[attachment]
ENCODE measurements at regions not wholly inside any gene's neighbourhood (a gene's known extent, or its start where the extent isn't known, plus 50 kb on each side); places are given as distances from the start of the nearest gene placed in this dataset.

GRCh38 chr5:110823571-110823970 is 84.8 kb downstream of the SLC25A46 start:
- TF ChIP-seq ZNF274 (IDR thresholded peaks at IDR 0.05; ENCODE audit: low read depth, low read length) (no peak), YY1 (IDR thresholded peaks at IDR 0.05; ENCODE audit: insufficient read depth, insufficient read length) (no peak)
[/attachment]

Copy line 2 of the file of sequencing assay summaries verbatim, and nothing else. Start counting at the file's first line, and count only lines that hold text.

GRCh38 chr5:110823571-110823970 is 84.8 kb downstream of the SLC25A46 start: